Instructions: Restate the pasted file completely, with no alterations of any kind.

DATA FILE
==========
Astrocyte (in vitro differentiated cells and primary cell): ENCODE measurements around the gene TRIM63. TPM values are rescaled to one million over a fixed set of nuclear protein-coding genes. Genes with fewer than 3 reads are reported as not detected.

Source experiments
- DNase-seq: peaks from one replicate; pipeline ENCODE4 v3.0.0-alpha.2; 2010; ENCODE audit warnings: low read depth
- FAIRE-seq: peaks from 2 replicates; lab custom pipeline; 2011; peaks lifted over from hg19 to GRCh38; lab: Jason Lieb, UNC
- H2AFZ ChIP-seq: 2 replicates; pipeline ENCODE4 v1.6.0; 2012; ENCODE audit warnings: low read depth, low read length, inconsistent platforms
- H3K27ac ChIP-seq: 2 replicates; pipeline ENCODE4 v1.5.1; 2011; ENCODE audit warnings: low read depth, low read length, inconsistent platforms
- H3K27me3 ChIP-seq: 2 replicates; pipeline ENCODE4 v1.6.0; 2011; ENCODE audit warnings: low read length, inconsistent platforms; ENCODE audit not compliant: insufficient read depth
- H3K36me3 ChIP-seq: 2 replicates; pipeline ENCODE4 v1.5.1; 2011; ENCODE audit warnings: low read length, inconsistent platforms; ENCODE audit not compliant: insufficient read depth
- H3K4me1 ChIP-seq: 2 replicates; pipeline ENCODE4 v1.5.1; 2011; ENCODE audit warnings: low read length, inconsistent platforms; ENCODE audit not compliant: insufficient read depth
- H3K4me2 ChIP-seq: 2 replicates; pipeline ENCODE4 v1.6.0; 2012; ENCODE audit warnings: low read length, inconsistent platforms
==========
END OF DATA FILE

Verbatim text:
Astrocyte (in vitro differentiated cells and primary cell): ENCODE measurements around the gene TRIM63. TPM values are rescaled to one million over a fixed set of nuclear protein-coding genes. Genes with fewer than 3 reads are reported as not detected.

Source experiments
- DNase-seq: peaks from one replicate; pipeline ENCODE4 v3.0.0-alpha.2; 2010; ENCODE audit warnings: low read depth
- FAIRE-seq: peaks from 2 replicates; lab custom pipeline; 2011; peaks lifted over from hg19 to GRCh38; lab: Jason Lieb, UNC
- H2AFZ ChIP-seq: 2 replicates; pipeline ENCODE4 v1.6.0; 2012; ENCODE audit warnings: low read depth, low read length, inconsistent platforms
- H3K27ac ChIP-seq: 2 replicates; pipeline ENCODE4 v1.5.1; 2011; ENCODE audit warnings: low read depth, low read length, inconsistent platforms
- H3K27me3 ChIP-seq: 2 replicates; pipeline ENCODE4 v1.6.0; 2011; ENCODE audit warnings: low read length, inconsistent platforms; ENCODE audit not compliant: insufficient read depth
- H3K36me3 ChIP-seq: 2 replicates; pipeline ENCODE4 v1.5.1; 2011; ENCODE audit warnings: low read length, inconsistent platforms; ENCODE audit not compliant: insufficient read depth
- H3K4me1 ChIP-seq: 2 replicates; pipeline ENCODE4 v1.5.1; 2011; ENCODE audit warnings: low read length, inconsistent platforms; ENCODE audit not compliant: insufficient read depth
- H3K4me2 ChIP-seq: 2 replicates; pipeline ENCODE4 v1.6.0; 2012; ENCODE audit warnings: low read length, inconsistent platforms